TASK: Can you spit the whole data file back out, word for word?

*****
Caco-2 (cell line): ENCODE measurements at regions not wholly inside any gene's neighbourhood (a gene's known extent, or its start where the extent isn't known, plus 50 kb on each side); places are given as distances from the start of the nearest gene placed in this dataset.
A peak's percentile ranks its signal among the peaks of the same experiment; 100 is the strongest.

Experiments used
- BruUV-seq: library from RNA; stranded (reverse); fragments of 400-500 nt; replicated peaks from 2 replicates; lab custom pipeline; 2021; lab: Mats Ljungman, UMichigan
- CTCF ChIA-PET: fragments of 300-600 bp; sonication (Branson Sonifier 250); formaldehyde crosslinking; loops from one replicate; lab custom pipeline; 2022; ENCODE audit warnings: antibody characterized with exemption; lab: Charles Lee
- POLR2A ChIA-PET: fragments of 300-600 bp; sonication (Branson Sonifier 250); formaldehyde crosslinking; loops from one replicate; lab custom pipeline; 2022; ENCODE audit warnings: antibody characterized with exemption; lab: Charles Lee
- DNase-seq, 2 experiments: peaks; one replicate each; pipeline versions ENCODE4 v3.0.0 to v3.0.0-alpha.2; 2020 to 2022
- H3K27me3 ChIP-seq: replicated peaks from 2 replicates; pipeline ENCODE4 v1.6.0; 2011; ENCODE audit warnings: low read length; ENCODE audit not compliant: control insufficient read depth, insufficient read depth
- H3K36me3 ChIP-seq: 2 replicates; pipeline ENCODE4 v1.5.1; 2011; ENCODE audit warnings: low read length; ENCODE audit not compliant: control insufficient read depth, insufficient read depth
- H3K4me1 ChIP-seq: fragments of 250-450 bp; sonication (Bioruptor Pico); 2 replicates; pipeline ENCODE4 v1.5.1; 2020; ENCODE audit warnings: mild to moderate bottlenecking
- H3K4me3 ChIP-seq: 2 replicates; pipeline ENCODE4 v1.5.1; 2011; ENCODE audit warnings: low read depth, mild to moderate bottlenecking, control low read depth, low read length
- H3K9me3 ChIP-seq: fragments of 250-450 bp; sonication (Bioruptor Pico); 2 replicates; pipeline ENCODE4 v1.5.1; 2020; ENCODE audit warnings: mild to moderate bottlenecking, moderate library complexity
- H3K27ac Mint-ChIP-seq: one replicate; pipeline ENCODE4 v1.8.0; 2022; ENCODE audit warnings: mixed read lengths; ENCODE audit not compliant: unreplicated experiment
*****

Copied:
Caco-2 (cell line): ENCODE measurements at regions not wholly inside any gene's neighbourhood (a gene's known extent, or its start where the extent isn't known, plus 50 kb on each side); places are given as distances from the start of the nearest gene placed in this dataset.
A peak's percentile ranks its signal among the peaks of the same experiment; 100 is the strongest.

Experiments used
- BruUV-seq: library from RNA; stranded (reverse); fragments of 400-500 nt; replicated peaks from 2 replicates; lab custom pipeline; 2021; lab: Mats Ljungman, UMichigan
- CTCF ChIA-PET: fragments of 300-600 bp; sonication (Branson Sonifier 250); formaldehyde crosslinking; loops from one replicate; lab custom pipeline; 2022; ENCODE audit warnings: antibody characterized with exemption; lab: Charles Lee
- POLR2A ChIA-PET: fragments of 300-600 bp; sonication (Branson Sonifier 250); formaldehyde crosslinking; loops from one replicate; lab custom pipeline; 2022; ENCODE audit warnings: antibody characterized with exemption; lab: Charles Lee
- DNase-seq, 2 experiments: peaks; one replicate each; pipeline versions ENCODE4 v3.0.0 to v3.0.0-alpha.2; 2020 to 2022
- H3K27me3 ChIP-seq: replicated peaks from 2 replicates; pipeline ENCODE4 v1.6.0; 2011; ENCODE audit warnings: low read length; ENCODE audit not compliant: control insufficient read depth, insufficient read depth
- H3K36me3 ChIP-seq: 2 replicates; pipeline ENCODE4 v1.5.1; 2011; ENCODE audit warnings: low read length; ENCODE audit not compliant: control insufficient read depth, insufficient read depth
- H3K4me1 ChIP-seq: fragments of 250-450 bp; sonication (Bioruptor Pico); 2 replicates; pipeline ENCODE4 v1.5.1; 2020; ENCODE audit warnings: mild to moderate bottlenecking
- H3K4me3 ChIP-seq: 2 replicates; pipeline ENCODE4 v1.5.1; 2011; ENCODE audit warnings: low read depth, mild to moderate bottlenecking, control low read depth, low read length
- H3K9me3 ChIP-seq: fragments of 250-450 bp; sonication (Bioruptor Pico); 2 replicates; pipeline ENCODE4 v1.5.1; 2020; ENCODE audit warnings: mild to moderate bottlenecking, moderate library complexity
- H3K27ac Mint-ChIP-seq: one replicate; pipeline ENCODE4 v1.8.0; 2022; ENCODE audit warnings: mixed read lengths; ENCODE audit not compliant: unreplicated experiment